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Brown v. National American University

September 14, 2004

CLARA S. BROWN, RELATOR,
v.
NATIONAL AMERICAN UNIVERSITY, RESPONDENT, COMMISSIONER OF EMPLOYMENT AND ECONOMIC DEVELOPMENT, RESPONDENT.



Department of Employment and Economic Development File No. 14291 03.

Considered and decided by Anderson, Presiding Judge; Peterson, Judge; and Shumaker, Judge.

SYLLABUS BY THE COURT

When determining the appropriate definition of employment misconduct to apply, this court looks to the date an employer discharged an employee rather than the day or days on which the employment misconduct occurred.

The opinion of the court was delivered by: Gordon W. Shumaker, Judge

Affirmed

OPINION

Relator challenges the decision by the commissioner's representative that she is disqualified from receiving unemployment benefits because she was discharged for employment misconduct. Relator, who was discharged for borrowing money from respondent university's adult students, argues that under the 2002 statutory definition she did not commit employment misconduct. Because we look to the date an employee was discharged rather than the day or days on which the employment misconduct occurred to determine which statutory definition applies, we apply the 2003 statutory definition of misconduct. Under that definition, relator committed employment misconduct, and we therefore affirm the decision by the commissioner's representative.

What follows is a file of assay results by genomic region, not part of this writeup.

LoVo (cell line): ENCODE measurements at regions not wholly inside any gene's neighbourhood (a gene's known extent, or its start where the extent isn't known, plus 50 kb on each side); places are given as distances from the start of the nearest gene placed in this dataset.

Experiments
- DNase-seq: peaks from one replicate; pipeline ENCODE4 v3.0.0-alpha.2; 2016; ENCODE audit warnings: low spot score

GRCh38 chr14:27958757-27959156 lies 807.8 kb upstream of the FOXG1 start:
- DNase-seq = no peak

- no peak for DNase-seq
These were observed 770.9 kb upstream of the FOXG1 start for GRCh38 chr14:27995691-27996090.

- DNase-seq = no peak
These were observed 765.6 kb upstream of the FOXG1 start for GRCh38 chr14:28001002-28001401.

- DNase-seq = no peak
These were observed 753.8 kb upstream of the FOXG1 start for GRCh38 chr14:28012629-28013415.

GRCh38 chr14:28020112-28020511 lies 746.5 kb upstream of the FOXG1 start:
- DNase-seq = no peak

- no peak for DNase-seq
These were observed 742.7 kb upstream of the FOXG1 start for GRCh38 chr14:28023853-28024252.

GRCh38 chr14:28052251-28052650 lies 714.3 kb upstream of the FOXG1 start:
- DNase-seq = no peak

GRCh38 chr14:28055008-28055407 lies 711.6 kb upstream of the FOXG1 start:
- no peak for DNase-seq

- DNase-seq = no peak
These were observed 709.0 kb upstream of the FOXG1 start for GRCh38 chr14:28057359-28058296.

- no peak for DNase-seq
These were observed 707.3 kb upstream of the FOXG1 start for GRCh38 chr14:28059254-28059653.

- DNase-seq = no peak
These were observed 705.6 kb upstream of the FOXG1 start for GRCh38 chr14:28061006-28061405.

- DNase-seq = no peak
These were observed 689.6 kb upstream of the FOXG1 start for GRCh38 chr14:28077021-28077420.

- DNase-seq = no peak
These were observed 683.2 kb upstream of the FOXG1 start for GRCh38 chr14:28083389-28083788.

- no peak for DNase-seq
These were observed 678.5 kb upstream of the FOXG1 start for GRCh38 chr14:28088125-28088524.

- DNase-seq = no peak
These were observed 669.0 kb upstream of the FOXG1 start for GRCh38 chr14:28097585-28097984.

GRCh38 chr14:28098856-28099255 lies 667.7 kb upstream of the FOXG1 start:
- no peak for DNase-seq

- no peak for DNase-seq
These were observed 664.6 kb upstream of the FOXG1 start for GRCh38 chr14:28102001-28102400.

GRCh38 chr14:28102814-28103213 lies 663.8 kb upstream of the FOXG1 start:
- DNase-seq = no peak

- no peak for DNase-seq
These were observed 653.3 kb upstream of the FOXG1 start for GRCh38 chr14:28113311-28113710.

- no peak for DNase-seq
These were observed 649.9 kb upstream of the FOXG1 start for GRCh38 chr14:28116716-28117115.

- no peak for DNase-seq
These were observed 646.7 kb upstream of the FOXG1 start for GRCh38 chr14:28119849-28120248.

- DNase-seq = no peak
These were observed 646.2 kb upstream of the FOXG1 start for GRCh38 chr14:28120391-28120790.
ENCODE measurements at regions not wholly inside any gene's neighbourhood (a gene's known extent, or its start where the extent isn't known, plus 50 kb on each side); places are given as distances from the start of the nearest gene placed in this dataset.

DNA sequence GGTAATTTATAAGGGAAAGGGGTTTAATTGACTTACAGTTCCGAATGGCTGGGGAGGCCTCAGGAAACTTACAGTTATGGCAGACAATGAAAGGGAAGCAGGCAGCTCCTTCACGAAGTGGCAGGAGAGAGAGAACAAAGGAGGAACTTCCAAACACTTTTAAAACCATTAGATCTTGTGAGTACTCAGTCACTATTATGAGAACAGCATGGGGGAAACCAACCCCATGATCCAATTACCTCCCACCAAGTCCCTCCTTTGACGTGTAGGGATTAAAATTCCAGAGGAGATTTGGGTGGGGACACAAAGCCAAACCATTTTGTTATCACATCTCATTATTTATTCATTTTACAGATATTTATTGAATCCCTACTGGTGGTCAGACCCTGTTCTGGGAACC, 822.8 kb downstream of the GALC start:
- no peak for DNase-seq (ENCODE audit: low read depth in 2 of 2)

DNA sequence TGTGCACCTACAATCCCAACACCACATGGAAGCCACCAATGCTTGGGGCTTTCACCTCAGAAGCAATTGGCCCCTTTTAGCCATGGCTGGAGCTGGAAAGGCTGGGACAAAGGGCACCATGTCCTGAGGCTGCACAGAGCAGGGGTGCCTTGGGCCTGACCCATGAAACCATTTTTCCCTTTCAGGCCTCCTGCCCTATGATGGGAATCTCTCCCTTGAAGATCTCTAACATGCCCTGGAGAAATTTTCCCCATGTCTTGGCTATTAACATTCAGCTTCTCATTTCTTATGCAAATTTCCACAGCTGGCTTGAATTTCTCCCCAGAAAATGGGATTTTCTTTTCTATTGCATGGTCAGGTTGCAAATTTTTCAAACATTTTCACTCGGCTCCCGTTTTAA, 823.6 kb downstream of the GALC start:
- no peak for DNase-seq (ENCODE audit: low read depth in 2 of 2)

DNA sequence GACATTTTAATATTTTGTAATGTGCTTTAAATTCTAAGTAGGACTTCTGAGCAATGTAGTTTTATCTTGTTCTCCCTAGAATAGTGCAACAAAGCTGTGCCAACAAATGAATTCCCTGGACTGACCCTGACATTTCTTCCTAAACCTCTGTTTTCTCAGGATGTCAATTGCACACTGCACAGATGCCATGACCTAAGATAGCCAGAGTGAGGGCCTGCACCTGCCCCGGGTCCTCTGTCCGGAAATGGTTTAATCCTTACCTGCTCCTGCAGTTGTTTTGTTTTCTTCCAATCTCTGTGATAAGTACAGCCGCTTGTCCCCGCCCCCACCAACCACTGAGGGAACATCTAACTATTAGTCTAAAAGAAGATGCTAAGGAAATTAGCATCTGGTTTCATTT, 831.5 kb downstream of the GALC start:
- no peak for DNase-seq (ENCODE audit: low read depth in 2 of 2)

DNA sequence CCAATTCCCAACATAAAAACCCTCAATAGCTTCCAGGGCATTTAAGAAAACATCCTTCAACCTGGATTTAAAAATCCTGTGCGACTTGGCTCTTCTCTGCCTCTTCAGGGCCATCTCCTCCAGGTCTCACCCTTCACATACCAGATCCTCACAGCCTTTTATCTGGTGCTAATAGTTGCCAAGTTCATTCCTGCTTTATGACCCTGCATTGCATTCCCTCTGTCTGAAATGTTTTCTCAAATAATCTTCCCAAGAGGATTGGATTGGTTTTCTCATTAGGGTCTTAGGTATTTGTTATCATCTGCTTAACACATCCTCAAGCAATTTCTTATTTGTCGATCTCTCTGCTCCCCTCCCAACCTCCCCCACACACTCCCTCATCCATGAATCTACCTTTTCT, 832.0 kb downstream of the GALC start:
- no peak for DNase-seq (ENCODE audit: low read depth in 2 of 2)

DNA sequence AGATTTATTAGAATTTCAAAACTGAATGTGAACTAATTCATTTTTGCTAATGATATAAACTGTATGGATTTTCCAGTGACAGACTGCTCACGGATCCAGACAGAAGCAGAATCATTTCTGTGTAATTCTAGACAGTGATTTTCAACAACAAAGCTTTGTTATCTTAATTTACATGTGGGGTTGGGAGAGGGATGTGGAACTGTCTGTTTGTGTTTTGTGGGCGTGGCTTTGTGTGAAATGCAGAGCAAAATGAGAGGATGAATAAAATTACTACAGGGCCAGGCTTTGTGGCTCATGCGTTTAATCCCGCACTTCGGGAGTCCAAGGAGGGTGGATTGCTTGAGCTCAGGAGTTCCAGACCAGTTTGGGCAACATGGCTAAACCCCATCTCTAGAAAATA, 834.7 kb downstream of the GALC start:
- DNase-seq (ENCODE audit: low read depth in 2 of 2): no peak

FACTS

Relator Clara Brown worked as a receptionist and administrative assistant for respondent National American University (NAU) from May 15, 2000, until August 4, 2003. Her immediate supervisor was Mary Ellen Schmidt, the campus director of NAU.

In the fall of 2001, Schmidt learned that Brown had borrowed money from a student. Schmidt told Brown that this was inappropriate. Brown both acknowledged the inappropriateness of borrowing money from students and said she would not do so again. Schmidt made no formal reprimand nor did she tell Brown that further similar conduct could jeopardize her employment.

In October 2002, Schmidt discovered that Brown had again borrowed money from a student. Schmidt reiterated to Brown that such conduct was inappropriate and said that it could result in the loss of her job. Schmidt learned in early July 2003 that Brown had borrowed money from another student. On July 2, 2003, Schmidt told Brown that this conduct could not continue and that "it was grounds for termination." On July 28, 2003, a student complained to NAU's director of admissions that she had loaned money to Brown but that the loan had not been repaid. The record is not clear as to when this loan was made.

NAU discharged Brown on August 4, 2003, for "borrowing money from students." After being denied unemployment-compensation benefits by a representative of the commissioner of the department of employment and economic development, Brown brought the matter before this court through certiorari.

ISSUES

1. Does this court look to the date of discharge or the dates on which the employment misconduct occurred to determine which statutory ...


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